IMG_1477Most of you know that I am your friendly neighborhood gerontologist, specializing in aging in place, independent living, and accessibility.

I also have coordinated Weed Warriors for more than 16 years. We do environmental restoration by pulling invasive weeds and planting natives. To help save trees and forests is to help save the planet.

Weed Warriors are a volunteer coalition of amateur and professional gardeners and environmental activists serving various organizations including but not limited to (in no particular order) IslandWood, Sustainable Bainbridge, BI Land Trust, City of Bainbridge Island, BI Parks Foundation, BI Parks & Rec, BI Watershed Council, Association of Bainbridge Communities, schools, service groups, and Kitsap Weed Board. Weed Warriors’ goal is to participate in at least one action and/or educational event a month focused on removal of noxious weeds and restoration of native plants. Weed Warriors is a 501c3 through Sustainable Bainbridge.

OUR NEXT EVENT is Sat. Dec. 16, from 1 to 3 at Way Point Woods on Bainbridge Island. This is an easy walk from the ferry or from T&C. Just take the very first left turn off the ferry and turn left, if by ferry. Or from Winslow, take the left from the Waterfront Trail just past the bridge.

Hospice is especially hard during the holidays

Hospice During the Holidays

Many of the huge and multiple challenges facing friends and family when someone is in hospice become larger during the holidays. Whether it’s Christmas or Passover, or a host of other gatherings intended to be celebratory, being with family and friends is even more difficult when someone is dying during special times. Thinking and planning in advance can help.

Humans are flawed and families are collections of humans, often with much more in common than just shared genes. Family gatherings can ignite conflict; the larger the gathering the greater the potential for flare-ups.

I come from a long line of bossy women. Get two of us in the same room at the same time and sometimes sparks will fly!

But understanding this in advance is a wonderful prevention. By this I mean if you recognize the possibility of a flare-up, you can minimize the flames.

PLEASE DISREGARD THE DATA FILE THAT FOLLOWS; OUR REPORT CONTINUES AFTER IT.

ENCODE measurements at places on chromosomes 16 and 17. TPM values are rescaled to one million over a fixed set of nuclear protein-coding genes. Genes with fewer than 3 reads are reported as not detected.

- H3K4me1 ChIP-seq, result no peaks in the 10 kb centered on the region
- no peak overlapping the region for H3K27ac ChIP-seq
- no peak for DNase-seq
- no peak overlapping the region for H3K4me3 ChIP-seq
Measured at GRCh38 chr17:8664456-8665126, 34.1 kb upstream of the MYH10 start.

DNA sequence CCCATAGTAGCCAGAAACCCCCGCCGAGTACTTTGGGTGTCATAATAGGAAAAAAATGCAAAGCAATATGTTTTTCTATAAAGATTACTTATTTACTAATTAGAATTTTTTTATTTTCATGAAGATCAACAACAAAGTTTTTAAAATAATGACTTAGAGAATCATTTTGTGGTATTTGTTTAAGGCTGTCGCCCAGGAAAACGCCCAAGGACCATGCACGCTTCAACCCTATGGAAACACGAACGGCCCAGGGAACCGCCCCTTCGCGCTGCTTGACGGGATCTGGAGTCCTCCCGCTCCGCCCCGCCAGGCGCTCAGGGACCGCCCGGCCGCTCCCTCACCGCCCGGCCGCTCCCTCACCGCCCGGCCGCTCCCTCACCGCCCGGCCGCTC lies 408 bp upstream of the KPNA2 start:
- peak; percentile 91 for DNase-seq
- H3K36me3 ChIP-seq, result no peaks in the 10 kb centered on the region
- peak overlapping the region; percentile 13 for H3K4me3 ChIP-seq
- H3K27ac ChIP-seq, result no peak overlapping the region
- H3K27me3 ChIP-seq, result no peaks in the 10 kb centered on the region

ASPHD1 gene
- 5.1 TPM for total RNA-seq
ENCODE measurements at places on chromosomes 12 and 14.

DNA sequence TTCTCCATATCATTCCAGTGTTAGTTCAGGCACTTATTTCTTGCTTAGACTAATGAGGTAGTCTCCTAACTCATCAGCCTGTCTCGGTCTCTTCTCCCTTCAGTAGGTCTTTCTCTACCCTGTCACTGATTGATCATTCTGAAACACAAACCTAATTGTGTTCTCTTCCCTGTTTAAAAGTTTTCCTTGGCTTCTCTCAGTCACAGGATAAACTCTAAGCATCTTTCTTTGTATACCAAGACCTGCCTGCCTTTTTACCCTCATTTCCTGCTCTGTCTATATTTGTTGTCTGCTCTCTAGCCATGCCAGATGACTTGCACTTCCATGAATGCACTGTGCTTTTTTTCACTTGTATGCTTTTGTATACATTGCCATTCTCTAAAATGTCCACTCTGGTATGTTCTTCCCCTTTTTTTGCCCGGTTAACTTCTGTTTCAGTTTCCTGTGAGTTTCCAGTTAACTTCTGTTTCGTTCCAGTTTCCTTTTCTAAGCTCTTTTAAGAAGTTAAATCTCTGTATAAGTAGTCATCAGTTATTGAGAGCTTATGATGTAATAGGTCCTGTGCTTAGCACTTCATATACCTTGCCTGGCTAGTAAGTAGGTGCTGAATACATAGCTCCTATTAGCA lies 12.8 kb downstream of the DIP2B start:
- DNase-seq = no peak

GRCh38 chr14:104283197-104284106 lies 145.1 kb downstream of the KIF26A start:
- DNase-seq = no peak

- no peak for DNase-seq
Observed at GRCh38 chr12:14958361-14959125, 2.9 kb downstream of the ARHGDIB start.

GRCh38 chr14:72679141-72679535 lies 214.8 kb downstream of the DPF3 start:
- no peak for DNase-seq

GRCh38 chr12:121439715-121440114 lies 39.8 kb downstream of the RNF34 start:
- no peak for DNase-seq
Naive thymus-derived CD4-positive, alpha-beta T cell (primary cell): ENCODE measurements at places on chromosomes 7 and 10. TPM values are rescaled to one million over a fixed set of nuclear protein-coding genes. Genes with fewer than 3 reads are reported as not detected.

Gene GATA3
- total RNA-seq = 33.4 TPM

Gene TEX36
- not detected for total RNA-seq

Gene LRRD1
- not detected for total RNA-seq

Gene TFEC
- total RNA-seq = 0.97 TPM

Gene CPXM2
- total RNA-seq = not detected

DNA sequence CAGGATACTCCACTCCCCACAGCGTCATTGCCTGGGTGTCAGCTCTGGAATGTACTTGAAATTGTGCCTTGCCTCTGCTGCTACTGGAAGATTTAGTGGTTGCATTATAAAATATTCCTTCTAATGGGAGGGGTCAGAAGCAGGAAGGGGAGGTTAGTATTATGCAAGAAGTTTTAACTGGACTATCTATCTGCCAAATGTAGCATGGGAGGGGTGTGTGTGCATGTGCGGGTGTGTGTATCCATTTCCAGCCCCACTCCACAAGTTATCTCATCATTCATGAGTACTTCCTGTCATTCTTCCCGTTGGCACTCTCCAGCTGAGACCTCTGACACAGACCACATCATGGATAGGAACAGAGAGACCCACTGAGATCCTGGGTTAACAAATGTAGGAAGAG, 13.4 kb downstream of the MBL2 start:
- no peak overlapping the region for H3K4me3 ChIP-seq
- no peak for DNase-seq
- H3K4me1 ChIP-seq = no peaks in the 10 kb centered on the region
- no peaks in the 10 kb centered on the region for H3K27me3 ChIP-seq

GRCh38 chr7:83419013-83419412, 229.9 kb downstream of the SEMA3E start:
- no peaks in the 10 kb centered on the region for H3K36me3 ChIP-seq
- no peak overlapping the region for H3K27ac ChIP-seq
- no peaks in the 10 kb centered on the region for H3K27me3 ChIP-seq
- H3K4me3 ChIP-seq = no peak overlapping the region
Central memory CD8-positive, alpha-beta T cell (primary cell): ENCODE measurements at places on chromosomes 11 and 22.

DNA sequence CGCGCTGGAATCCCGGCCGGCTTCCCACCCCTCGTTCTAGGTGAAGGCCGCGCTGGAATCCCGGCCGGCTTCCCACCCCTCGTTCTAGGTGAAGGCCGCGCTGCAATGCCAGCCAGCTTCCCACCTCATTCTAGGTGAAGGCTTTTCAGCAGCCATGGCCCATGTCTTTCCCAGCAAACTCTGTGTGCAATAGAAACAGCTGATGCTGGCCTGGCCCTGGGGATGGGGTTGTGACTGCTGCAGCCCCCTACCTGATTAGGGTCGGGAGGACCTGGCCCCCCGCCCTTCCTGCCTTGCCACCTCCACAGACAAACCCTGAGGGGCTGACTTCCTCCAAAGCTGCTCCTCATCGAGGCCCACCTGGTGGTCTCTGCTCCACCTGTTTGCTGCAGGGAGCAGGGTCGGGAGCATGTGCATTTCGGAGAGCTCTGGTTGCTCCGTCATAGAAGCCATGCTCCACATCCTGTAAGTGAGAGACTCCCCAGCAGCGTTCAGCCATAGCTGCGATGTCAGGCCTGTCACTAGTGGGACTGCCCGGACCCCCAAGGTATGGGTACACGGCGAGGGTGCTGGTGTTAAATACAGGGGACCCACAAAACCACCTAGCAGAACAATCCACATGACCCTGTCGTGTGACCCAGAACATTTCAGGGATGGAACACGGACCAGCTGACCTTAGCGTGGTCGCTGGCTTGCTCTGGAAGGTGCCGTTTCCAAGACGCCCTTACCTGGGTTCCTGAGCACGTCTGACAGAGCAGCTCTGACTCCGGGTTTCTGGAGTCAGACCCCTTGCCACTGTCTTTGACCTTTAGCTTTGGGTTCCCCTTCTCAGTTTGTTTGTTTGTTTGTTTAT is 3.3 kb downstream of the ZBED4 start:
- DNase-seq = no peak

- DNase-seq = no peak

The mix of old age, dementia, past history and a person at the end of life make family gatherings terribly difficult. Many issues are, at core, control issues. Relinquish control as often as possible. Even folks with Alzheimer’s are entitled to choices—even bad choices.

Especially during times that are supposed to be festive and harmonious, let grandpa have pie, even with his diabetes. (Perhaps bring a sugarless one!) Hide the alcohol and make everyone go without, if one person is at risk of a making major scene if unlimited alcohol is available. Refrain from forcing grandma to wear what you think are appropriate clothes; after all, it really doesn’t matter.

Check in with yourself as to what is important and what is not. For an old person near the end of life, the pleasures from dessert or wine or a summer gown on a winter night offset any risks. This is true regardless of age.

I remember a man in hospice who wanted one last beer (or probably a sip) before he died. The hospice nurse denied him “because he’s on morphine.” There is no reason in the world why a dying person on morphine cannot have a beer. Or snuggle in bed with a loved person. Or smoke a cigarette.

Keep the conversation pleasant. It is easy to switch the tone of a conversation, especially if the person has dementia. When grandma wants to know where her husband who died last year is, ask her “how did you meet granddad?”

If a person is disagreeing with you, accept it gracefully. If dad brings up that awful car wreck that was your brother’s fault, change the subject to an enjoyable one. “What was your favorite car?” This is not the time to disagree or drag up old disasters. Indeed there are very few times when it is actually productive to do so.

It is axiomatic in schools of social work that all families are dysfunctional—it’s just a matter of degree and coping skills. At first I was unwilling to agree with this pessimistic assessment, but over the years I have come to concur.

At my family reunions we explicitly do not discuss politics, religion, or home schooling. Everything else is fair game to talk about—including sex and drugs! The important topics are love, history, and shared lives.